By David Gibson
Religion News Service
VATICAN CITY (RNS) A hierarchy looking to make a clear statement about where the troubled church is headed chose on Wednesday (March 13) the first member of the influential Jesuit order to be the next pope. Yet they also chose Cardinal Jorge Mario Bergoglio, a humble man who lives simply and took the name Francis (also a first) that evokes the founder of another great religious order.
The College of Cardinals picked the first non-European in modern times, as well -- yet he is the son of Italian immigrants and grew up in Argentina, perhaps the most European of any country in Latin America.
And the cardinals above all wanted a pastoral figure who would project an image of vigor and warmth to the world after the eight-year reign of Pope Benedict XVI -- an introverted, gaffe-prone German theologian who was 78 when he was elected and retired last month at 85, saddled by the burdens of this very public office.
Yet in his stead they chose a soft-spoken 76-year-old who has been rapped for rarely cracking a smile -- an image that Bergoglio did little to dispel with his low-key introduction as Pope Francis to the expectant crowd in St. Peter's Square on a rainy Roman evening.
"Buona sera," Francis said in deliberate, word perfect Italian, with just a slight Spanish accent. "You all know that the duty of the conclave was to give a bishop to Rome. It seems that my brother cardinals have come almost to the ends of the earth to get him ... but here we are."
So what, in fact, does the election of Francis say about the Catholic Church at this point in its history?
A global church in transition
Above all it signals that this is a huge church going through a historic transition, a growing flock of 1.2 billion souls whose senior leadership, in Rome and around the world, remains uncertain and even divided about how to address the rapid changes they are witnessing, and how to confront the many challenges they are facing -- or which ones take priority.
The church in the Southern Hemisphere is growing and accounts for 70 percent of all Catholics, yet the home office is in Rome, and the College of Cardinals itself remains dominated by Europeans and especially Italians. The church is also facing challenges from rival faiths and Christian traditions, on the one hand, but a growing disinterest in religion or even loss of faith on the other. And Roman Catholicism remains an institutionally minded religion in an age that distrusts big organizations and prefers spirituality to beliefs.
Back to basics
So the cardinals have again tried to get back to basics in order to face the future, but without taking too many risks.
In 2005, for example, Cardinal Joseph Ratzinger said he wanted to be named after St. Benedict, the founder of Western monasticism, in order to recall the church -- especially in secularizing Europe -- to its roots in small, prayerful communities of orthodox faith. Yet Benedict remained a scholarly, somewhat remote figure who could never translate his love of doctrine into a compelling message.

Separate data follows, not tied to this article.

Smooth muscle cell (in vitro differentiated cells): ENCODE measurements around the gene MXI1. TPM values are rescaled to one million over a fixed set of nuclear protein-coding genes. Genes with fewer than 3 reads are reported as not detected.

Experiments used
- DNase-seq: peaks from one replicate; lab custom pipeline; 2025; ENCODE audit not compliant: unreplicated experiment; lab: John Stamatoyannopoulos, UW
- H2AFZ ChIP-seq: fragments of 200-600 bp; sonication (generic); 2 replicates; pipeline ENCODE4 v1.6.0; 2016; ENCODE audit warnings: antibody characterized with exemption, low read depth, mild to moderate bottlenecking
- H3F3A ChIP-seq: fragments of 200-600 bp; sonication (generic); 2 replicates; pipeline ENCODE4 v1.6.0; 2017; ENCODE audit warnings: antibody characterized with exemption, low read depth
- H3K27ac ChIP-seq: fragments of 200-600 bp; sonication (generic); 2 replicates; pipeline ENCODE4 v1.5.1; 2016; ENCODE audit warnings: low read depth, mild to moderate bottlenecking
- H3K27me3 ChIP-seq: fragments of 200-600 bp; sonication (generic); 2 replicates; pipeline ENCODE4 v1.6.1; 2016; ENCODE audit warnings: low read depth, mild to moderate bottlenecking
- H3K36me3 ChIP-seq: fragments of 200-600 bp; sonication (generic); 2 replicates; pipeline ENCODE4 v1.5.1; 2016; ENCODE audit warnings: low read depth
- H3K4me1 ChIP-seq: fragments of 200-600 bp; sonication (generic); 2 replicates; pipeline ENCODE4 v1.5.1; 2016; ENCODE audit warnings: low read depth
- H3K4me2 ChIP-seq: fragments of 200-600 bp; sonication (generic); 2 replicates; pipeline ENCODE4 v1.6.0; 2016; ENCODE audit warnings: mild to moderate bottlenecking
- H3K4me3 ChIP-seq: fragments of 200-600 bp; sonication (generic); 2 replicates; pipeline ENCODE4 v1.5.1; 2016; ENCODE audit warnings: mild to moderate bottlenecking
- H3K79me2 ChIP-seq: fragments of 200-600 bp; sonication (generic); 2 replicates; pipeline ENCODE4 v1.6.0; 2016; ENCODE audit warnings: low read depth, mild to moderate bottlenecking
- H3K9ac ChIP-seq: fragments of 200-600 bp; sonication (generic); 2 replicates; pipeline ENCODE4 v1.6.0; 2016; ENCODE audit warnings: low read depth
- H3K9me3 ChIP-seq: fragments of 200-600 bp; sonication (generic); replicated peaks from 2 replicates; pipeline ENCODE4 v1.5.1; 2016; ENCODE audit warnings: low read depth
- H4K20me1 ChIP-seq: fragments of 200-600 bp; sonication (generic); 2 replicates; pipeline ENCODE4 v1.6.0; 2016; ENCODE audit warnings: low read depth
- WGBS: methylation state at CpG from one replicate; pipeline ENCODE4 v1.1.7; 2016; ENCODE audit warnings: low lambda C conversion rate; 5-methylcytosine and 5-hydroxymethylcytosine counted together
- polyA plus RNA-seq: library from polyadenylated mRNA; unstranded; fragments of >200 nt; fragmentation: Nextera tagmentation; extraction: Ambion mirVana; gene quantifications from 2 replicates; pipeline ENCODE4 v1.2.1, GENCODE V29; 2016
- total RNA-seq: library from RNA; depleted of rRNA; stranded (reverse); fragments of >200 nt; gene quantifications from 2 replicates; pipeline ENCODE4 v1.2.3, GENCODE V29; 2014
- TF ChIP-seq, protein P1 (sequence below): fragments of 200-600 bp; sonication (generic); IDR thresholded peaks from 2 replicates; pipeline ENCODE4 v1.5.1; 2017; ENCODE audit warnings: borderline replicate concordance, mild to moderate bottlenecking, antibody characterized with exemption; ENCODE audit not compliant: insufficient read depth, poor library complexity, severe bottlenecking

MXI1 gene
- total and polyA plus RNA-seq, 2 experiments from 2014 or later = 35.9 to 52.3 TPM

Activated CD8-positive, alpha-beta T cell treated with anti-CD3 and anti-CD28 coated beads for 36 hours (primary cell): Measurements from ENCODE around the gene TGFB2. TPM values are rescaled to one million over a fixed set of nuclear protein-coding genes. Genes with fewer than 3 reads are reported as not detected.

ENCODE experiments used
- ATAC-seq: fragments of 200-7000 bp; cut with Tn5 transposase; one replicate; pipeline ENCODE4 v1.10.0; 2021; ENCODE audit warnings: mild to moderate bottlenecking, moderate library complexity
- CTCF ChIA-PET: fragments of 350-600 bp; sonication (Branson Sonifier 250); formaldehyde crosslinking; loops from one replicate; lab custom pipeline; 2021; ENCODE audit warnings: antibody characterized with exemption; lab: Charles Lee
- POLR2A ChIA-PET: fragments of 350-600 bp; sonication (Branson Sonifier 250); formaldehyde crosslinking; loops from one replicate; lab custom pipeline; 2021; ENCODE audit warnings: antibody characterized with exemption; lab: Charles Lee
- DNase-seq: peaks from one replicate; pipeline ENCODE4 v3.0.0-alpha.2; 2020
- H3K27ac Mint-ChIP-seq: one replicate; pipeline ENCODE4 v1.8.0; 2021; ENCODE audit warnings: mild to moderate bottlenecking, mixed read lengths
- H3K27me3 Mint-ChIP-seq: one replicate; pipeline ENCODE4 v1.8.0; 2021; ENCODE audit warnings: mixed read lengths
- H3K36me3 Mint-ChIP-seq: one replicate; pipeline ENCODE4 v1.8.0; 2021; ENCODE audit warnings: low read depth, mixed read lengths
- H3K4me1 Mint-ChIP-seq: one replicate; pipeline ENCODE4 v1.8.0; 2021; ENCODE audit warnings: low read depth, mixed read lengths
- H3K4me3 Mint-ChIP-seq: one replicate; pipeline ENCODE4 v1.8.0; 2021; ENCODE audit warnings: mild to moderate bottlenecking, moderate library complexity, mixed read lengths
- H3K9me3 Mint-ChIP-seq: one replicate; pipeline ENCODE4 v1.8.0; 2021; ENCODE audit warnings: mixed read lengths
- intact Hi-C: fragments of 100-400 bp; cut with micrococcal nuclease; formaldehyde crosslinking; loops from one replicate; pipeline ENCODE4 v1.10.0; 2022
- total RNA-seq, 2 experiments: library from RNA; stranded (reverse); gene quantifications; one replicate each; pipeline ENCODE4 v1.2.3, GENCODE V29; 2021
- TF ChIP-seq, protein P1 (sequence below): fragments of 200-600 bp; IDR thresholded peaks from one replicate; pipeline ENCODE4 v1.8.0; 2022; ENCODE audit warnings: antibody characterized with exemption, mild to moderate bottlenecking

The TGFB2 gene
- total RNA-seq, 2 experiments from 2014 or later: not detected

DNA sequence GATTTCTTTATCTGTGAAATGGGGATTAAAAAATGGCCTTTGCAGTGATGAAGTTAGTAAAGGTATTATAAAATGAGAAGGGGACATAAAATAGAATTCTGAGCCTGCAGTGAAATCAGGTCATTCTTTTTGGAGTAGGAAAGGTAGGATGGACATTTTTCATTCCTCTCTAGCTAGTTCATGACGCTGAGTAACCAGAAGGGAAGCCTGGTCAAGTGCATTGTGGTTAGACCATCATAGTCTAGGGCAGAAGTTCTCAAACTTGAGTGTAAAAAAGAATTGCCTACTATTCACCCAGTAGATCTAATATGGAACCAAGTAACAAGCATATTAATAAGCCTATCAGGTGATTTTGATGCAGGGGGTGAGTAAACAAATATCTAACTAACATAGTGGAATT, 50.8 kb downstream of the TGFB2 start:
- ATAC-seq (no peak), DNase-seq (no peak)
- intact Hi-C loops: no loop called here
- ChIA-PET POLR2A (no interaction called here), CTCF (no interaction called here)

Now, in 2013, Bergoglio has brought to the papacy a passion for the poor and an example of humility and simple living that can draw the notice of an inattentive world -- just as those attributes have since the early days of Christianity, on up through the great era of church reform in the Middle Ages.
As St. Francis of Assisi said, "Always preach the Gospel -- use words if you have to."
Speaking truth to power
That was a theme picked up later by the Jesuits, who were born in the Counter-Reformation and went on to become the largest and most powerful order in the Catholic Church, evangelizing the New World and running universities but also becoming the champions of the poor in Latin America and elsewhere.
The Jesuits spoke truth to power, frequently running afoul of various regimes -- and even sacrificing their lives -- but also drawing the ire of church authorities in Rome who often saw them as too prophetic and insufficiently obedient.
Yet it was that willingness to live out the beliefs of the Gospels that also won people's hearts more than words did, and there were signs that the cardinals meeting here in the last two weeks recognized the power of that witness as well.
"This mission of mercy has been entrusted by Christ to the pastors of his Church," Cardinal Angelo Sodano, dead of the College of Cardinals, said on Tuesday at a Mass sending the electors into the conclave. "It is a mission that must be embraced by every priest and bishop, but is especially entrusted to the Bishop of Rome" -- the pope.
In retrospect, that seemed to be a clear message that a humble church that lives like Jesus is the only way to reconnect with the modern world. Doctrinal edicts and theological principles, even couched in the most pastoral language, do not convince and church leaders cannot command.
Waiting for St. Francis
In the early 1980s, the Catholic intellectual Alasdair McIntyre wrote an influential book about recovering faith in the modern world, called "After Virtue." He ended his essay by declaring that people "are waiting not for a Godot, but for another -- doubtless very different -- St. Benedict."
On Wednesday, it seemed that the College of Cardinals decided to go in another direction, gambling that the world is instead waiting not for a St. Benedict but for another -- doubtless very different -- St. Francis.
Whether they have found him in Pope Francis is another question. The new pope will have to reform the scandal-plagued Roman Curia with a bracing dose of his own humble style, and he will have to convince a leery public that the Catholic Church can live up to the same words its leaders preach to the pews.
It is another radical choice, another return to the church's roots, yet one that the cardinals hope ends better than the last papacy.